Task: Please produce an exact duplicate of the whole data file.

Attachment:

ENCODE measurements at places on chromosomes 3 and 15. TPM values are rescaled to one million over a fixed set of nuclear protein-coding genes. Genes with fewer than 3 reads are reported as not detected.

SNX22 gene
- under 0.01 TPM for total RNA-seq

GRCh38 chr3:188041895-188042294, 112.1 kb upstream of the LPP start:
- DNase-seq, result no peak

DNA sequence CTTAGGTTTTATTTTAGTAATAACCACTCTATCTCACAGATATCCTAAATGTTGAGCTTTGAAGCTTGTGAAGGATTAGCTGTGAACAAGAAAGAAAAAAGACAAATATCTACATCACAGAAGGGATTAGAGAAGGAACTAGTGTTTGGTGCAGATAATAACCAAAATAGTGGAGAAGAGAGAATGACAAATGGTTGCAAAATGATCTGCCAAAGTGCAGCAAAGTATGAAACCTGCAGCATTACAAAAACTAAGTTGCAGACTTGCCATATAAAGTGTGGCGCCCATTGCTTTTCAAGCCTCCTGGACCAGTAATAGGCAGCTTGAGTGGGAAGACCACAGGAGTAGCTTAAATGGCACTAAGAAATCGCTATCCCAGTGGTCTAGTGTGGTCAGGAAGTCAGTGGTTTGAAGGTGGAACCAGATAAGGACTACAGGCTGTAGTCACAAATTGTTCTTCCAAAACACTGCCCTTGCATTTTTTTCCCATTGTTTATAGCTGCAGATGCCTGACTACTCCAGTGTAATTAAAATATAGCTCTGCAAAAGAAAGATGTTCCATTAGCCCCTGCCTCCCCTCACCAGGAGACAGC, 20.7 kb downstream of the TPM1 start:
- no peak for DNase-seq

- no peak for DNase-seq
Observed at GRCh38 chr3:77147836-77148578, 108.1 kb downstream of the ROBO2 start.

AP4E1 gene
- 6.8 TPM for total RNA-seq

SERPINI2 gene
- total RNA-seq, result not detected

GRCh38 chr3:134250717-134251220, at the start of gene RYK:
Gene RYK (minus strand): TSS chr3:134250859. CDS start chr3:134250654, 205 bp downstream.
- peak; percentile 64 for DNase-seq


ENCODE measurements at places on chromosomes 3 and 15. TPM values are rescaled to one million over a fixed set of nuclear protein-coding genes. Genes with fewer than 3 reads are reported as not detected.

SNX22 gene
- under 0.01 TPM for total RNA-seq

GRCh38 chr3:188041895-188042294, 112.1 kb upstream of the LPP start:
- DNase-seq, result no peak

DNA sequence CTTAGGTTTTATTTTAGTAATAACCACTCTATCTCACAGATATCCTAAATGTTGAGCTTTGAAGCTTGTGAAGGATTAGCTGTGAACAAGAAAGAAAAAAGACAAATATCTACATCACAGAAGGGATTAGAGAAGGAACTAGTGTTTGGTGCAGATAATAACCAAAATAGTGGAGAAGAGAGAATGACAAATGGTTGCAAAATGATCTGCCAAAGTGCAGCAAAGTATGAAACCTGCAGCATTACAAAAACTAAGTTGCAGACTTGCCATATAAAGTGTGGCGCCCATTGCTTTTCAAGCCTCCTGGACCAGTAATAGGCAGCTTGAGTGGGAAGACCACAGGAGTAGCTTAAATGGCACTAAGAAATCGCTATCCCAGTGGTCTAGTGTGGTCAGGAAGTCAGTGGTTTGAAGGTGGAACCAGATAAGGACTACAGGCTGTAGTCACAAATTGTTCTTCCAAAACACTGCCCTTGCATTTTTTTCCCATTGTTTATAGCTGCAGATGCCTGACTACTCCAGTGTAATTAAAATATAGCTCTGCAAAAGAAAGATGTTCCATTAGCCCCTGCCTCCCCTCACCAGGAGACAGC, 20.7 kb downstream of the TPM1 start:
- no peak for DNase-seq

- no peak for DNase-seq
Observed at GRCh38 chr3:77147836-77148578, 108.1 kb downstream of the ROBO2 start.

AP4E1 gene
- 6.8 TPM for total RNA-seq

SERPINI2 gene
- total RNA-seq, result not detected

GRCh38 chr3:134250717-134251220, at the start of gene RYK:
Gene RYK (minus strand): TSS chr3:134250859. CDS start chr3:134250654, 205 bp downstream.
- peak; percentile 64 for DNase-seq